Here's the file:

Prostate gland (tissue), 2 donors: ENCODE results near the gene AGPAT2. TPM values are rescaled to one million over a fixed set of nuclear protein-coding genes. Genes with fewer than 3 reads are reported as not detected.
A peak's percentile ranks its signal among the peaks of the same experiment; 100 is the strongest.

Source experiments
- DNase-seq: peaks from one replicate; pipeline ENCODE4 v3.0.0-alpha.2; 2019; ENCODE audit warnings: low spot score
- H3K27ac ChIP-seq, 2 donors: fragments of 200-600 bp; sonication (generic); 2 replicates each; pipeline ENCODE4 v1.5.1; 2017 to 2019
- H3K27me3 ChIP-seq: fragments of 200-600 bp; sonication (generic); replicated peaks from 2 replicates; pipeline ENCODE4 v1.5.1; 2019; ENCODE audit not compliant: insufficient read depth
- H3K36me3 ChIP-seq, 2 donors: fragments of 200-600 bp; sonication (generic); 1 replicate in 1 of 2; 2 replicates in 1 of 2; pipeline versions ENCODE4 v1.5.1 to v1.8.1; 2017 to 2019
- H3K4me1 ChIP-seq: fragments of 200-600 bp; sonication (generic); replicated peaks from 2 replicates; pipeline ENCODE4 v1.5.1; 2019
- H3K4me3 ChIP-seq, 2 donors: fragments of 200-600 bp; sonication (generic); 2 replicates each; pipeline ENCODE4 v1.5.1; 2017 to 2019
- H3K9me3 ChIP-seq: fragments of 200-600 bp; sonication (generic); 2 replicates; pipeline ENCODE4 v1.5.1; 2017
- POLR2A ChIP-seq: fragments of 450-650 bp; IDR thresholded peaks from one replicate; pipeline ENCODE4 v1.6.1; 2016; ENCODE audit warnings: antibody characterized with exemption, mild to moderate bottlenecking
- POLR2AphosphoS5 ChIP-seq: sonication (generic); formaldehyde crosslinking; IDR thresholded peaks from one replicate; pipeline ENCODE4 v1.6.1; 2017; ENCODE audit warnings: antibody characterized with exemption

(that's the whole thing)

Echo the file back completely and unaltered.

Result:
Prostate gland (tissue), 2 donors: ENCODE results near the gene AGPAT2. TPM values are rescaled to one million over a fixed set of nuclear protein-coding genes. Genes with fewer than 3 reads are reported as not detected.
A peak's percentile ranks its signal among the peaks of the same experiment; 100 is the strongest.

Source experiments
- DNase-seq: peaks from one replicate; pipeline ENCODE4 v3.0.0-alpha.2; 2019; ENCODE audit warnings: low spot score
- H3K27ac ChIP-seq, 2 donors: fragments of 200-600 bp; sonication (generic); 2 replicates each; pipeline ENCODE4 v1.5.1; 2017 to 2019
- H3K27me3 ChIP-seq: fragments of 200-600 bp; sonication (generic); replicated peaks from 2 replicates; pipeline ENCODE4 v1.5.1; 2019; ENCODE audit not compliant: insufficient read depth
- H3K36me3 ChIP-seq, 2 donors: fragments of 200-600 bp; sonication (generic); 1 replicate in 1 of 2; 2 replicates in 1 of 2; pipeline versions ENCODE4 v1.5.1 to v1.8.1; 2017 to 2019
- H3K4me1 ChIP-seq: fragments of 200-600 bp; sonication (generic); replicated peaks from 2 replicates; pipeline ENCODE4 v1.5.1; 2019
- H3K4me3 ChIP-seq, 2 donors: fragments of 200-600 bp; sonication (generic); 2 replicates each; pipeline ENCODE4 v1.5.1; 2017 to 2019
- H3K9me3 ChIP-seq: fragments of 200-600 bp; sonication (generic); 2 replicates; pipeline ENCODE4 v1.5.1; 2017
- POLR2A ChIP-seq: fragments of 450-650 bp; IDR thresholded peaks from one replicate; pipeline ENCODE4 v1.6.1; 2016; ENCODE audit warnings: antibody characterized with exemption, mild to moderate bottlenecking
- POLR2AphosphoS5 ChIP-seq: sonication (generic); formaldehyde crosslinking; IDR thresholded peaks from one replicate; pipeline ENCODE4 v1.6.1; 2017; ENCODE audit warnings: antibody characterized with exemption